All The Tips + Ingredients You Need To Make Your Own Sushi Bake

Here are tips on how to make this giant deconstructed sushi.

If you've been seeing trays of what looks like a baked casserole but is being served with nori or seaweed sheets, you've just seen what is called a sushi bake or baked sushi. This giant deconstructed sushi (sushi purists might protest this is "sushi") is the latest quarantine food trend.

What is a sushi bake?

In the simplest of terms, it's a casserole with three distinct layers: Japanese sushi rice on the bottom, a creamy mixture of shredded fish (commonly salmon) and crabsticks in the middle, and on top is a layer of tobiko (flying fish roe) or masago (capellin or smelt roe). It's served and eaten wrapped in some nori or seaweed sheets. It's basically a California roll (no mangoes though!) in a tray.

This tray of sushi ingredients is best paired with your favorite ice-cold drink and shared with the barkada. If you're thinking aboutÂmaking it at home, these are our best tips for you: 


Use Japanese ingredients.

The best way to recreate this sushi casserole is to use Japanese ingredients. This means using sushi rice, rice vinegar, Japanese mayonnaise, nori sheets, furikake, and flying fish roe. You will have to drop by an Asian or specialty Japanese grocery to get these ingredients such as Kobeya Japanese Foodmart in Makati and Soo Market Korean Grocery in Kapitolyo, Pasig.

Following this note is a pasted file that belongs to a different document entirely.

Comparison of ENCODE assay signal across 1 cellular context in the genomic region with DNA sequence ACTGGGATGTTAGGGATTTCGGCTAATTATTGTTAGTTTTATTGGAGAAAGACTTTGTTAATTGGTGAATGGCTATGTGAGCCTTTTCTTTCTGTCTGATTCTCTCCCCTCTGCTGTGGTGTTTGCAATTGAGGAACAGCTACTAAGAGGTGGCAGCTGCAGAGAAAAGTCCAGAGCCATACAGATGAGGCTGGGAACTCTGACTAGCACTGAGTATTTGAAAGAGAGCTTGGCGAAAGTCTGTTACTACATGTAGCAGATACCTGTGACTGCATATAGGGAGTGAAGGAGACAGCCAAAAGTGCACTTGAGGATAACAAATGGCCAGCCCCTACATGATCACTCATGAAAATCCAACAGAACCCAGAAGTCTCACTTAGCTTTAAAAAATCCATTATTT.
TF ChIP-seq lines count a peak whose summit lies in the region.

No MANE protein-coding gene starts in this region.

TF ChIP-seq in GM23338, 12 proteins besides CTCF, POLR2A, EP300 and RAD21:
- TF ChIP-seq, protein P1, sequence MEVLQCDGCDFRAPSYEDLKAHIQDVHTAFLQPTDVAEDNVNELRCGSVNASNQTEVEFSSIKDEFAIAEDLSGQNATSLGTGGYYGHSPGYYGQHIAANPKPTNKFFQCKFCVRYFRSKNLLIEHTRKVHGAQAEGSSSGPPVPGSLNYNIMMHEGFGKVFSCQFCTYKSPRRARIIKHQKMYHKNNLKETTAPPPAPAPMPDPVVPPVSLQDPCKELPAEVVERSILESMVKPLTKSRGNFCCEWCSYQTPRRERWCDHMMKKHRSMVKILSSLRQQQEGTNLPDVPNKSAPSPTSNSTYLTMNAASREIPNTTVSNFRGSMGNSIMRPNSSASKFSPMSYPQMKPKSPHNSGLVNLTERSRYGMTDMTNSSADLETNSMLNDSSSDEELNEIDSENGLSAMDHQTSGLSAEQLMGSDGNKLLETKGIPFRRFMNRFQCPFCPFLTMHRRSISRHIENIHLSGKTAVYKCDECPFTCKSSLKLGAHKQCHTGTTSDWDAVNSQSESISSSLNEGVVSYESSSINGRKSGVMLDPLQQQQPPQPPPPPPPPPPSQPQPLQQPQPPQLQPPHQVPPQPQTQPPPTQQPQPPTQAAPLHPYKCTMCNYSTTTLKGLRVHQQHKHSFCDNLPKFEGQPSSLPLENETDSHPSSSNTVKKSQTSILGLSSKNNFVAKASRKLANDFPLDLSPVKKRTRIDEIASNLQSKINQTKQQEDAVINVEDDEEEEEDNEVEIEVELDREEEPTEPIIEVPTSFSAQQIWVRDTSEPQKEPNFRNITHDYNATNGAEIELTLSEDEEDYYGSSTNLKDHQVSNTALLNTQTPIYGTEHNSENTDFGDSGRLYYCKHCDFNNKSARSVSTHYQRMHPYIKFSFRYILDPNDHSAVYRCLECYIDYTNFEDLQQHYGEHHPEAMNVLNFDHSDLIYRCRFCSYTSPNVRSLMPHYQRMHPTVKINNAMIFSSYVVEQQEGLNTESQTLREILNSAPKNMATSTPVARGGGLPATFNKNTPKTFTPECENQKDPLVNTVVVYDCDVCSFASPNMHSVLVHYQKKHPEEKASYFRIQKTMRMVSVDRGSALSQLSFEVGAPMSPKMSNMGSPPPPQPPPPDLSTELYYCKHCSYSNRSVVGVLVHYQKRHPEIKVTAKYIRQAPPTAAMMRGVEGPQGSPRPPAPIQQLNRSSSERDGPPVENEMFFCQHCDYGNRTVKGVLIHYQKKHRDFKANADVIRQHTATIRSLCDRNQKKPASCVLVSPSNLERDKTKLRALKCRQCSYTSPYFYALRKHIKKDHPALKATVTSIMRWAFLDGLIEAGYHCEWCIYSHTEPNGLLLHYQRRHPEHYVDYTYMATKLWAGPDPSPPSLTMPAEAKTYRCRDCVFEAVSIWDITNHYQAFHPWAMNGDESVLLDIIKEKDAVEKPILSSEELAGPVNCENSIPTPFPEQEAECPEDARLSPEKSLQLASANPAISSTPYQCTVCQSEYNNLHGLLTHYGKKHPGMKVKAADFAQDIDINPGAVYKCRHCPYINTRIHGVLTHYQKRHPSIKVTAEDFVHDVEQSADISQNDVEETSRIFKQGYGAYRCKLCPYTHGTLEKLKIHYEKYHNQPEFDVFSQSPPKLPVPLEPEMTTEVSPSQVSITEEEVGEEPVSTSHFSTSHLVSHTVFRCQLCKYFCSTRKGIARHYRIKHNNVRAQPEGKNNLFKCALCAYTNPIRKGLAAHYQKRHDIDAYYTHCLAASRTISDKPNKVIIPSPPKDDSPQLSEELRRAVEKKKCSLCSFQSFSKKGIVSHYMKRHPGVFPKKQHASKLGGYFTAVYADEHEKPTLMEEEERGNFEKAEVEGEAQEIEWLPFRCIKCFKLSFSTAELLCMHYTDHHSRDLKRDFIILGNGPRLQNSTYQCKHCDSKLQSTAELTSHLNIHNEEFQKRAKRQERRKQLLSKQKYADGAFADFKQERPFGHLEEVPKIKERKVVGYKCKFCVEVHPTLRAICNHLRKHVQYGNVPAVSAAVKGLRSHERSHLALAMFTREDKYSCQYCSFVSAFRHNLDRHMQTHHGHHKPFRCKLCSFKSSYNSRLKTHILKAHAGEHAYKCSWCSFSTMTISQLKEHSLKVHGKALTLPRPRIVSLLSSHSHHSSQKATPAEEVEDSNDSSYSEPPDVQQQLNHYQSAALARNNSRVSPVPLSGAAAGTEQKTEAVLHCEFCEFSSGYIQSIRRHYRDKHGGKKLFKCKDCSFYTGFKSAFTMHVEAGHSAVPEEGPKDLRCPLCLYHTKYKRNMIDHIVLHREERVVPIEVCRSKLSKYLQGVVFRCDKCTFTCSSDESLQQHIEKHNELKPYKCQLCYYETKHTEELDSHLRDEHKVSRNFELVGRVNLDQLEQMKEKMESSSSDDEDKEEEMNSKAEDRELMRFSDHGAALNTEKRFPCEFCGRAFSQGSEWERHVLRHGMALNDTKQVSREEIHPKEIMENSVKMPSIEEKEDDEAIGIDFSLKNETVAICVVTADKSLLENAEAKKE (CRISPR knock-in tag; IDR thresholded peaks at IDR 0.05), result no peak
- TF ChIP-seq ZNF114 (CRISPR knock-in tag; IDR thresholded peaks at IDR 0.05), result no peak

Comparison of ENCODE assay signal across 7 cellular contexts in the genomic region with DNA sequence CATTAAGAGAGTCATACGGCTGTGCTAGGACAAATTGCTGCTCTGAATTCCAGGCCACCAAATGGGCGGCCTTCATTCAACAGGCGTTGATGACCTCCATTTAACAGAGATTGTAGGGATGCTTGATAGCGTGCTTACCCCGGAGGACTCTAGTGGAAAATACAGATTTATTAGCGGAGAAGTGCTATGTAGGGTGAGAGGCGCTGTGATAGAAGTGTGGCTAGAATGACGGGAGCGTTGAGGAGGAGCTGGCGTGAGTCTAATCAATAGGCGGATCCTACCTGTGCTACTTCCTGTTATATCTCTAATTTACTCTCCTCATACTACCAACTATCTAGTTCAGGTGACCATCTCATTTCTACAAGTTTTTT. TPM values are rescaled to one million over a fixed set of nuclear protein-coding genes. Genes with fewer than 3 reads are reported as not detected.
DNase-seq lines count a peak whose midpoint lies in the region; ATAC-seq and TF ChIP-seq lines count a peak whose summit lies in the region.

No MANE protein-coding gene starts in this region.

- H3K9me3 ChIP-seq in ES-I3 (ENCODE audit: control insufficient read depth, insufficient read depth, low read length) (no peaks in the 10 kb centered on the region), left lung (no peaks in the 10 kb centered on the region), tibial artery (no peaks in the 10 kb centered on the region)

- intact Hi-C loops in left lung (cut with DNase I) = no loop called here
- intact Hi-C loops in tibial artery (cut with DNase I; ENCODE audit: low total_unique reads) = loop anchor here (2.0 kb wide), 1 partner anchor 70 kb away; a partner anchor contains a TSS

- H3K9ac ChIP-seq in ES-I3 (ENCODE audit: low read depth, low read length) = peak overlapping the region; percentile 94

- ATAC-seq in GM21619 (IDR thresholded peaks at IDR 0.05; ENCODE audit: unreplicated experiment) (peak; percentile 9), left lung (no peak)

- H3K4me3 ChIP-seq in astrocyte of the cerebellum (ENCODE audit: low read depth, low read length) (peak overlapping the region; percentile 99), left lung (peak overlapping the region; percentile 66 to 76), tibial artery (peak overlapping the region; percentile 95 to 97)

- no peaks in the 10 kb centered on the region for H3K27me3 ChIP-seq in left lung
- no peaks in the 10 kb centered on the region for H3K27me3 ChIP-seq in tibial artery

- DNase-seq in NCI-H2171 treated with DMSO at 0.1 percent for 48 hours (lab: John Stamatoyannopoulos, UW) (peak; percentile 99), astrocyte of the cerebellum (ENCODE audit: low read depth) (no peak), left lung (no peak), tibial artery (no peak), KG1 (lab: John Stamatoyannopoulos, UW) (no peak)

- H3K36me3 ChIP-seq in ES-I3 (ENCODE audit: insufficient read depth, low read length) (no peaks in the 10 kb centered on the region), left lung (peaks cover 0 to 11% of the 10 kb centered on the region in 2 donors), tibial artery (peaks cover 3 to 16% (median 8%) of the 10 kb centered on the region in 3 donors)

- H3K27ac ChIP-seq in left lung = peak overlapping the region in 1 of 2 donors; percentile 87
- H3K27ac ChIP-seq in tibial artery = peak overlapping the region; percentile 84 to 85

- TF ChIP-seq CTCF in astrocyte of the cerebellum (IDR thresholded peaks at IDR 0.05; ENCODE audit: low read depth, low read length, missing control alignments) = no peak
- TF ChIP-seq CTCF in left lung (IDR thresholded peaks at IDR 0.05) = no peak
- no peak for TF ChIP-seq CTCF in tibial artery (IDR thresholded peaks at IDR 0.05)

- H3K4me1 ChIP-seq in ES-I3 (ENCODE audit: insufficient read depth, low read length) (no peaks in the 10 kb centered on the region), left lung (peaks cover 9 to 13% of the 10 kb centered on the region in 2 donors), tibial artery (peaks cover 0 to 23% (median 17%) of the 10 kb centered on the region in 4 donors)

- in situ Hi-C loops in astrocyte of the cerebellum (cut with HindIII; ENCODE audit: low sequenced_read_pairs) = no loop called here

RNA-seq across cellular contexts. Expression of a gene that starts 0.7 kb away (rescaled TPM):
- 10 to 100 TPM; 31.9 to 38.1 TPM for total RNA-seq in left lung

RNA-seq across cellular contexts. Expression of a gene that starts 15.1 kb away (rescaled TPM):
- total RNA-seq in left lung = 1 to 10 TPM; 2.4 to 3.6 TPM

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However, you can also try your local supermarket! The Asian and international aisles of large supermarkets are packed with ingredients that you may not have noticed before!

If you can't get your hands on one of these Japanese ingredients, here are our best tips on how to make this sushi bake the best one you make with these ingredient substitutions:

Photo by congerdesign from Pixabay

1 Use malagkit rice or risotto rice.

If you can't get your hands on Japanese sushi rice, you can use malagkit rice. You'll want to treat this as if you're making biko but using only water. Another kind of rice you can use is the rice used for risotto: Arborio or Carnaroli are available, too, in your large supermarkets.

Just remember that you need to cook this rice until fluffy so the starches of the rice can come up and make the mixture sticky.

2 Steam the fish until just cooked through.

Steaming is the best way of cooking your fish. It's hard to mess this up! Since the fish will be in a moist environment, cooking it until dry is almost an impossibility. This no-fail method will ensure that your fish flakes well so you can shred it later. Plus, even if you undercook the fish, it's totally okay. It will heat up some more in the oven laterÂif you're worriedÂabout raw fish.Â


Here's what you do:

  1. Prepare a steamer. 
  2. Place the fish on a heat-proof plate or baking dish, unseasoned.
  3. Steam the fish until cooked through. To test, use a fork to gently flake the center or thickest part of the fish. If it easily flakes, it's ready.
  4. Let cool just until warm enough to touch. Shred as needed.

3 Use other kinds of cheese.

The sushi bake uses cream cheese to amp up the flavor of the fish and crabstick mix. It already has Japanese mayo but this adds even more of a delicious tang. However, to change things up, grab your favorite cheese spread or even try adding the gooey stretchy feel of a little mozzarella or the saltiness of our kesong puti to the mix, too.

Photo by StockSnap from Pixabay

4 Preheat your oven!